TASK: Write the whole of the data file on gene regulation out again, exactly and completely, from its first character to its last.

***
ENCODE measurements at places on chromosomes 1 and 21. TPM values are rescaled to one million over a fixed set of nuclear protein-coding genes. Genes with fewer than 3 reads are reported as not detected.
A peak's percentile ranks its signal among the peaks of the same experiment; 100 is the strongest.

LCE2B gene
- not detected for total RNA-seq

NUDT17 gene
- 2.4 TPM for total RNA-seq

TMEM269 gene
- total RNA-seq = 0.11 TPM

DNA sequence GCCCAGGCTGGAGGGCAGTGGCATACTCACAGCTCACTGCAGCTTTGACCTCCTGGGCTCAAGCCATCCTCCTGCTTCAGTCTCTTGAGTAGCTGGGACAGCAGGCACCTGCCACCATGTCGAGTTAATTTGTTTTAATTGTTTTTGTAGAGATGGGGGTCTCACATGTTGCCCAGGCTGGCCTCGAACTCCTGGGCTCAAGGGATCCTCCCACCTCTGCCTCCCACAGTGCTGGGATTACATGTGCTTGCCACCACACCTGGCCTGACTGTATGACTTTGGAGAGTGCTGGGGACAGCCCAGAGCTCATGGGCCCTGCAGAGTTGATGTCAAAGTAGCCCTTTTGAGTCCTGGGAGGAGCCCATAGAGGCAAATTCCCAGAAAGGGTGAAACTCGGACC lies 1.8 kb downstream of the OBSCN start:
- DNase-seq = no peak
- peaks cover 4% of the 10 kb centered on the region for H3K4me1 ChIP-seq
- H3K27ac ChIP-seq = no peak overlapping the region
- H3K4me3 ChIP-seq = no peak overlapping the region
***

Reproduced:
ENCODE measurements at places on chromosomes 1 and 21. TPM values are rescaled to one million over a fixed set of nuclear protein-coding genes. Genes with fewer than 3 reads are reported as not detected.
A peak's percentile ranks its signal among the peaks of the same experiment; 100 is the strongest.

LCE2B gene
- not detected for total RNA-seq

NUDT17 gene
- 2.4 TPM for total RNA-seq

TMEM269 gene
- total RNA-seq = 0.11 TPM

DNA sequence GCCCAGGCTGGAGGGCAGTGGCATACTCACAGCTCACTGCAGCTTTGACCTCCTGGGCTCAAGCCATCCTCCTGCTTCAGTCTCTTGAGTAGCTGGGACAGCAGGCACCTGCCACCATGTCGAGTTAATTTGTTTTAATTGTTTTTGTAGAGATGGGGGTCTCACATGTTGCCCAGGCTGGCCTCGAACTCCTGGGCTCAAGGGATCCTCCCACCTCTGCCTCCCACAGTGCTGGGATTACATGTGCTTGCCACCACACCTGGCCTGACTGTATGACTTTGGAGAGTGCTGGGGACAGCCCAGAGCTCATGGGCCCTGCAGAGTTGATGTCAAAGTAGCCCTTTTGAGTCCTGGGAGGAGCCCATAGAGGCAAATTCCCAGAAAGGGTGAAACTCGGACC lies 1.8 kb downstream of the OBSCN start:
- DNase-seq = no peak
- peaks cover 4% of the 10 kb centered on the region for H3K4me1 ChIP-seq
- H3K27ac ChIP-seq = no peak overlapping the region
- H3K4me3 ChIP-seq = no peak overlapping the region